We hear a lot about Photoshop being used to make models impossibly thin, or remove every sign of wrinkles from someone’s face. Photoshop is no longer the day-to-day photo adjustment app (that’s Lightroom’s job); but it is an invaluable tool for a certain type of photo related work: masking and compositing.
The image below shows the before and after versions of an image. Clearly the before was shot for graphic design use, as it lacks the foreground element to make it a final image in its own right. However, that’s exactly what’s needed to create the type of commercial image required to advertise this gelato cart business.
This type of image makes it possible to create business cards, brochures, and websites before the cart is actually available. In fact, the “Photoshopping” of the cart into the scene is not the only digital trickery here; the cart does not actually exist, it is a rendering produced prior to building the cart for final okay of paint color and graphics.
If the final image below leaves you hungering for gelato, and you are looking to hire such a cart for a special occasion in the Miami area, contact firstname.lastname@example.org, and inquire about availability. Buon appetito!
Adobe applications are powerful; but the flip side of that power is complexity, and the learning curve needed to master that complexity. In the case of Lightroom one of my ease-of-use complaints has always been that deleting a single image was easy; deleting multiple images was a complex, multiple step process any way that you chose to do it.
In the case of the single image, selecting it, and hitting the delete key brought up a dialog allowing you to simply delete it from the Lightroom library (which I never want to do) or to also delete the underlying file from the drive (which I always want to do). I didn’t object to this choice, as it provided a chance to change your mind about deletion, always a good safety factor. However, the same function was not available with multiple images selected; for that you needed to first flag all the images, then run one or another secondary function to delete the flagged files.
Apparently I was not the only photographer who found this unnecessary (after all, there is already a safety function) and wished that I could delete multiple images of my choice at a time via the delete key. Because: it now works the same way for multiple images as for a single photo. How long has it been this way? I can’t say, as I’ve only just discovered this convenience. But, in case others have not yet stumbled across this luxury, I thought I should post a short article describing it. Happy Deleting, Everyone!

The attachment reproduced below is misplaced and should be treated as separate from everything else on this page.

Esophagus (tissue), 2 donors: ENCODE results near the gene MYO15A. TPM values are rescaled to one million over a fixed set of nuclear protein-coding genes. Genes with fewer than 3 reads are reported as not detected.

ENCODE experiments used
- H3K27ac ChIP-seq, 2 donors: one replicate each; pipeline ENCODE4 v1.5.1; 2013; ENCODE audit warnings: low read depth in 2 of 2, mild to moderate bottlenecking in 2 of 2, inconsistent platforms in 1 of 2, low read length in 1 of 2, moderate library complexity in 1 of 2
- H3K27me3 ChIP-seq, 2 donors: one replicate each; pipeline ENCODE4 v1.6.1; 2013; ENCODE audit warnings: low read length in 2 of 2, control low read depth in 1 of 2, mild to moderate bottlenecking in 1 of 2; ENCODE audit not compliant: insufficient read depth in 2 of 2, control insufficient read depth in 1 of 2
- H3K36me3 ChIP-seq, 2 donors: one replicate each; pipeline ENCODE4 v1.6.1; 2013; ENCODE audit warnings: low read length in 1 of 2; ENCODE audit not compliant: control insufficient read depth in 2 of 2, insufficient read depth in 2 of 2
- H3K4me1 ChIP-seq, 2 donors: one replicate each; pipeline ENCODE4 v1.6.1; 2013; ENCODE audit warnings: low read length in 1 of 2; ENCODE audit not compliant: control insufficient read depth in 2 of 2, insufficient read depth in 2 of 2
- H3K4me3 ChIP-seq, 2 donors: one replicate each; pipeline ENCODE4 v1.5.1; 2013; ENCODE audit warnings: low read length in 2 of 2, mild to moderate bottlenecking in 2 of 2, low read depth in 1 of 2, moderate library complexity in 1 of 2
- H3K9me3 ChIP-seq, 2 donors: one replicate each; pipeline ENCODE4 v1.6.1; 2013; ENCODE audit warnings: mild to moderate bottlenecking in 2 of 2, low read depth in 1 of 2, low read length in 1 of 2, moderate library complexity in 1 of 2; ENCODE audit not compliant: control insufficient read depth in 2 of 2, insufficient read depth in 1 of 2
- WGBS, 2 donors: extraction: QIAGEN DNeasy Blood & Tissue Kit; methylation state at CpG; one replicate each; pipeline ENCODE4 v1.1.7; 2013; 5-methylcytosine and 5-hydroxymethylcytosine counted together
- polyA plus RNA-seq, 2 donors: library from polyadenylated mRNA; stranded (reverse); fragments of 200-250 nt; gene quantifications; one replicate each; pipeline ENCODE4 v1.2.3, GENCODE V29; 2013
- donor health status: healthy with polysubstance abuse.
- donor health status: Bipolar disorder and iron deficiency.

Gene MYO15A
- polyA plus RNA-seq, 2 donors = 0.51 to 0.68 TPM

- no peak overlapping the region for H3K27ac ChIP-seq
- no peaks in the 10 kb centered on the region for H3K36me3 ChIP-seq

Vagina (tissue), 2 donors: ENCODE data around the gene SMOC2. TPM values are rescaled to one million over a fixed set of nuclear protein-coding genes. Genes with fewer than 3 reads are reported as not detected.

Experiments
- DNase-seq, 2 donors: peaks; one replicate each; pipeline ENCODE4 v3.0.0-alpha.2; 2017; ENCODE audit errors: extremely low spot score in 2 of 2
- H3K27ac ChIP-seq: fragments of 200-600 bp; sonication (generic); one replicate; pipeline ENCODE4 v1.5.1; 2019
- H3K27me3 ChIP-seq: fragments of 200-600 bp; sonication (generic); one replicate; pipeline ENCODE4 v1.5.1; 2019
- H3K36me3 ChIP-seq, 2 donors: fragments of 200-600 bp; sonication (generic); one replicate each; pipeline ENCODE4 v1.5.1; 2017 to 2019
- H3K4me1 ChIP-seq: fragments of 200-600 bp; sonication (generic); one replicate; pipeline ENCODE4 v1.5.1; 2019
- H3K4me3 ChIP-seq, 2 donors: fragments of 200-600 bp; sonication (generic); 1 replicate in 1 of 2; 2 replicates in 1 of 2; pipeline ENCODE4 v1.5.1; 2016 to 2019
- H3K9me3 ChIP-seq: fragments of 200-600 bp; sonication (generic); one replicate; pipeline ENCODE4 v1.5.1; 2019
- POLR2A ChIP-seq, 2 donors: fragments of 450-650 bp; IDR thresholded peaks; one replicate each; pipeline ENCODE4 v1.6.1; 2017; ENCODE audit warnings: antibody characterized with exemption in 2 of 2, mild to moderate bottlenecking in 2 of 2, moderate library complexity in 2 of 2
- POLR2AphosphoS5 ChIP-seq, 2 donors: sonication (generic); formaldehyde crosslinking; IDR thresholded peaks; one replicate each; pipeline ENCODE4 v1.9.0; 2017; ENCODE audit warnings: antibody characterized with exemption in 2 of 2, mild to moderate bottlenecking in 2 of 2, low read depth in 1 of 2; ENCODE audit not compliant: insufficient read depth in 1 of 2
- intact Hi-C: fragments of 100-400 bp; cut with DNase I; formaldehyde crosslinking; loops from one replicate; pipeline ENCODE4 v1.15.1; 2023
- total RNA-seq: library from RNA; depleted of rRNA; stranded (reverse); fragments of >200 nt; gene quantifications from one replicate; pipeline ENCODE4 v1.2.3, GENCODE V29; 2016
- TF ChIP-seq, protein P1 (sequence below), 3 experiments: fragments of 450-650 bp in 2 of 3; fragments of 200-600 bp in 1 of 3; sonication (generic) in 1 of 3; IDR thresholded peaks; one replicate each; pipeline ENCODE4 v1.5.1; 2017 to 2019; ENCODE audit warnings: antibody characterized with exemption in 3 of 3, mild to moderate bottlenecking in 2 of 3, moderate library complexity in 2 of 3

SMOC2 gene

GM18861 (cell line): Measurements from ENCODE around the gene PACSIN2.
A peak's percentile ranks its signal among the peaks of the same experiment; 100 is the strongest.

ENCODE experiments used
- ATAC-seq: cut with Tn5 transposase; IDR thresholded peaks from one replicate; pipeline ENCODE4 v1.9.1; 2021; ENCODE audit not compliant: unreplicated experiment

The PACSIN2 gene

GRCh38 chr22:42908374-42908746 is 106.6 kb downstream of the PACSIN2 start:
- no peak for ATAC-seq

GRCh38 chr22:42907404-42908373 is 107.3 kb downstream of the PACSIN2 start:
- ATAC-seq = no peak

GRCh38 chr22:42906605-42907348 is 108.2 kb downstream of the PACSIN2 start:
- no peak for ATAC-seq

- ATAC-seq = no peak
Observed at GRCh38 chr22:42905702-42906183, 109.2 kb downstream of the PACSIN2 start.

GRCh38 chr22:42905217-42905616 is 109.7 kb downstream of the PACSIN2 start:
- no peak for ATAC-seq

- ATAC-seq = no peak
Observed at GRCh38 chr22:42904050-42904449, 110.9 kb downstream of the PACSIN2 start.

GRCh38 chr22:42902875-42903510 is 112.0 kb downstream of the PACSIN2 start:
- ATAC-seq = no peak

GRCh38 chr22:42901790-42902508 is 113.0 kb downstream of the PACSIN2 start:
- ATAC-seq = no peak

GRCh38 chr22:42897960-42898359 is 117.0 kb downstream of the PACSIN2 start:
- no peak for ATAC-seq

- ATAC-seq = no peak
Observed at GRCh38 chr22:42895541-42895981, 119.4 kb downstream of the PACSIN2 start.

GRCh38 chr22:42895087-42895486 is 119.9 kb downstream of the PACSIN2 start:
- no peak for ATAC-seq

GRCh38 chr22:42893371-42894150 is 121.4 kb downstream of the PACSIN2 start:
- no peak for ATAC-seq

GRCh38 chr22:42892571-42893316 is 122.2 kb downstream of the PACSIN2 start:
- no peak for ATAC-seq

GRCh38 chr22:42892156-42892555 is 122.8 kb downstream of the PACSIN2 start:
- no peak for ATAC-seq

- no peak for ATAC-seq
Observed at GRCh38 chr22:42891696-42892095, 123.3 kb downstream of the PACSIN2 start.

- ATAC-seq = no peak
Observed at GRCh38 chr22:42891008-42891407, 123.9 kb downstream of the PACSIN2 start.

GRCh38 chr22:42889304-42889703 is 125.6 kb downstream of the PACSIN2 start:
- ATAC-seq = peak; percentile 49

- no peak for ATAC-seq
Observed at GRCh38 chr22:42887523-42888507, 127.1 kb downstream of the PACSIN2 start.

As an expert Photoshop user I am meticulous about my processes and I do not expect to lose work. Today I have lost the same job, not once, but twice, before I figured out what was causing the issue. Let me share this “feature” with you before it costs you hours of labor as well.
In Photoshop CC2015, as well as CS6, the dialog box for converting a file from one colorspace to another has a line at the bottom named “Flatten Image to Preserve Appearance”. No matter what well-meaning goals Adobe had for including this box, and defaulting it to checked, the results of doing a conversion of a multilayer file with this box checked can be catastrophic. All text layers are lost as text, all layers are lost as layers, and the resulting converted file is a flattened, one layer image. Unless you notice this change before saving the file, then you have a major data-loss situation
So, if you value your layers, and all the work they represent, uncheck this box before converting. And from now on keep one eye on the bottom of this window, rather than converting without checking these options, for fear that this option may once again have become active, and ready to lose your layers and your work!
Shots into the sun can be a challenge, particularly with the more recent iPhones and their sapphire lens covers, which cause a lot of flare with shots incorporating a bright light source. Using sunblocks is one solution. When an object is available that can be used to block, or at least partially block, the sun, the resulting image can have better contrast and detail, as well as reduced artifacting. A convenient tree is the most common choice, and classic, especially with a palm tree. But using foliage at a corner of the image can get good results in a less obvious manner, as can other image elements. Even sunset shots can benefit from sunblocking, as the last of these images shows. So remember your sunblock!
Color palettes are groups of related colors, such as primaries, or pastels. There are palettes associated with certain holidays, or seasons. Conflicting palettes can create striking images that grab the eye, and demand further consideration. This can be valuable in locations where images compete for the eye. The image below includes two classic color palettes: the hot summer colors of the sailboat, and the more natural fall foliage colors of the trees. The challenging relationship between these two palettes creates a memorable, and eye-catching, image.
There are few ways to get more smiles, or more attention, than images of amusing signs. This can range from intentionally witty ones, to signs with poor grammar, to signs that seem normal in one location, but very odd to those from other places, to unintentional placement of signs. Stock up!
Numbers are in constant demand for graphics, articles, blog posts, and even book covers. Take the time to start an interesting numbers series, and remain on the lookout as you shoot, for additions to the series. Interesting numbers shots will be amoungst the most popular of your stock images with writers, graphic designers, illustrators, and bloggers. Consider creating multiple series, depending on colors, or locations of numbers within your images. Include plenty of context, and let the designers crop as desired.